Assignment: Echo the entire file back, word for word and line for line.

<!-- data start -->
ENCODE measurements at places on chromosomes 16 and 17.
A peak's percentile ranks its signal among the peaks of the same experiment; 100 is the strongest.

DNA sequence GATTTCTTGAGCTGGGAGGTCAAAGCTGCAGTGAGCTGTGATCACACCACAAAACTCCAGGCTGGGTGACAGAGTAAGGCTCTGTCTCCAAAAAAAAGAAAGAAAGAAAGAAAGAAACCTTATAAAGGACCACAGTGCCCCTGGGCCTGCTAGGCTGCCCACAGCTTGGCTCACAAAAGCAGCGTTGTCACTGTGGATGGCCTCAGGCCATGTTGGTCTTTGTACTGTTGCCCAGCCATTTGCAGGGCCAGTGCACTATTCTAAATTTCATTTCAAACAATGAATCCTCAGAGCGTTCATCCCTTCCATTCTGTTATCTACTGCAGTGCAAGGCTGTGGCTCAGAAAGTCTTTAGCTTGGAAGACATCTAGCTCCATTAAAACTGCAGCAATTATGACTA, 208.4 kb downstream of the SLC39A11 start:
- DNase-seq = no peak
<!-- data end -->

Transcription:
ENCODE measurements at places on chromosomes 16 and 17.
A peak's percentile ranks its signal among the peaks of the same experiment; 100 is the strongest.

DNA sequence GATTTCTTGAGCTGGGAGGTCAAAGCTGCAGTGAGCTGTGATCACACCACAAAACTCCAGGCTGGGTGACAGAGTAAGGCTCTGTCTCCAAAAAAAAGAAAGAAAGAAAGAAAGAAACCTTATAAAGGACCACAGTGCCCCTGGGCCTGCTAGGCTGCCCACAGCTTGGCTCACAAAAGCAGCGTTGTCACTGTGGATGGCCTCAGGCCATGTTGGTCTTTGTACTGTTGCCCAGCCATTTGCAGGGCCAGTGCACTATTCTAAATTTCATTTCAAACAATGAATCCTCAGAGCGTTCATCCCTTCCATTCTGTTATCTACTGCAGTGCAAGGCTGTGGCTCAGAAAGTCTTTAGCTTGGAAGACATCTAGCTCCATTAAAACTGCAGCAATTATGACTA, 208.4 kb downstream of the SLC39A11 start:
- DNase-seq = no peak